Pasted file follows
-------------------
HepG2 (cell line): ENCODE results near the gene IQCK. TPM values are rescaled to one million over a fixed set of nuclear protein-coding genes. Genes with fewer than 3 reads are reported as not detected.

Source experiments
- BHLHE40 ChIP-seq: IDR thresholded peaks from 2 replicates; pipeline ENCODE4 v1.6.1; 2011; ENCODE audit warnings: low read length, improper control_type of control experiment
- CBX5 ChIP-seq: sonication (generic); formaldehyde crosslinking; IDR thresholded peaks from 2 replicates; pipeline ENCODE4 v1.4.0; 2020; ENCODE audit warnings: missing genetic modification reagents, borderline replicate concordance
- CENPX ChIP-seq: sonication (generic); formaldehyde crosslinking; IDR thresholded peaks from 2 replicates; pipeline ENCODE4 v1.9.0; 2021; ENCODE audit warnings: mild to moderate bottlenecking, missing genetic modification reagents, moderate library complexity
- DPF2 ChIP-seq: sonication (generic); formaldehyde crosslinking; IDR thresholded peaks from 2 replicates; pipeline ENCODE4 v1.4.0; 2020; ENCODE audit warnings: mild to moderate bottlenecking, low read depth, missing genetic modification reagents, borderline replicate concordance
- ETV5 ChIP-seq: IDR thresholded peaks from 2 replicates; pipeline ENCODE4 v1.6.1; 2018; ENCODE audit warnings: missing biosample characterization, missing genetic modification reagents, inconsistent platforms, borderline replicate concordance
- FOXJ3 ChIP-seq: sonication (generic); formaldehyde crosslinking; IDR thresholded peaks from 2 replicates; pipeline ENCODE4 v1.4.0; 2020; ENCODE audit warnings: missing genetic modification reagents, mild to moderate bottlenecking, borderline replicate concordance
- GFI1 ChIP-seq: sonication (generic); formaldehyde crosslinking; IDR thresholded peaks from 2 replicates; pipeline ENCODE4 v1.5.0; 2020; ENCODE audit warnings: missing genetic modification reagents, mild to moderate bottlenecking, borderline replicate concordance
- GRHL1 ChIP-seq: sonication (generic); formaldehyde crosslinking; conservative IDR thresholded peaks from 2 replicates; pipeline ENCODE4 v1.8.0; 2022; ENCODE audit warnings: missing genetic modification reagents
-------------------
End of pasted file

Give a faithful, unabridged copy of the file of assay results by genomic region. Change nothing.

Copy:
HepG2 (cell line): ENCODE results near the gene IQCK. TPM values are rescaled to one million over a fixed set of nuclear protein-coding genes. Genes with fewer than 3 reads are reported as not detected.

Source experiments
- BHLHE40 ChIP-seq: IDR thresholded peaks from 2 replicates; pipeline ENCODE4 v1.6.1; 2011; ENCODE audit warnings: low read length, improper control_type of control experiment
- CBX5 ChIP-seq: sonication (generic); formaldehyde crosslinking; IDR thresholded peaks from 2 replicates; pipeline ENCODE4 v1.4.0; 2020; ENCODE audit warnings: missing genetic modification reagents, borderline replicate concordance
- CENPX ChIP-seq: sonication (generic); formaldehyde crosslinking; IDR thresholded peaks from 2 replicates; pipeline ENCODE4 v1.9.0; 2021; ENCODE audit warnings: mild to moderate bottlenecking, missing genetic modification reagents, moderate library complexity
- DPF2 ChIP-seq: sonication (generic); formaldehyde crosslinking; IDR thresholded peaks from 2 replicates; pipeline ENCODE4 v1.4.0; 2020; ENCODE audit warnings: mild to moderate bottlenecking, low read depth, missing genetic modification reagents, borderline replicate concordance
- ETV5 ChIP-seq: IDR thresholded peaks from 2 replicates; pipeline ENCODE4 v1.6.1; 2018; ENCODE audit warnings: missing biosample characterization, missing genetic modification reagents, inconsistent platforms, borderline replicate concordance
- FOXJ3 ChIP-seq: sonication (generic); formaldehyde crosslinking; IDR thresholded peaks from 2 replicates; pipeline ENCODE4 v1.4.0; 2020; ENCODE audit warnings: missing genetic modification reagents, mild to moderate bottlenecking, borderline replicate concordance
- GFI1 ChIP-seq: sonication (generic); formaldehyde crosslinking; IDR thresholded peaks from 2 replicates; pipeline ENCODE4 v1.5.0; 2020; ENCODE audit warnings: missing genetic modification reagents, mild to moderate bottlenecking, borderline replicate concordance
- GRHL1 ChIP-seq: sonication (generic); formaldehyde crosslinking; conservative IDR thresholded peaks from 2 replicates; pipeline ENCODE4 v1.8.0; 2022; ENCODE audit warnings: missing genetic modification reagents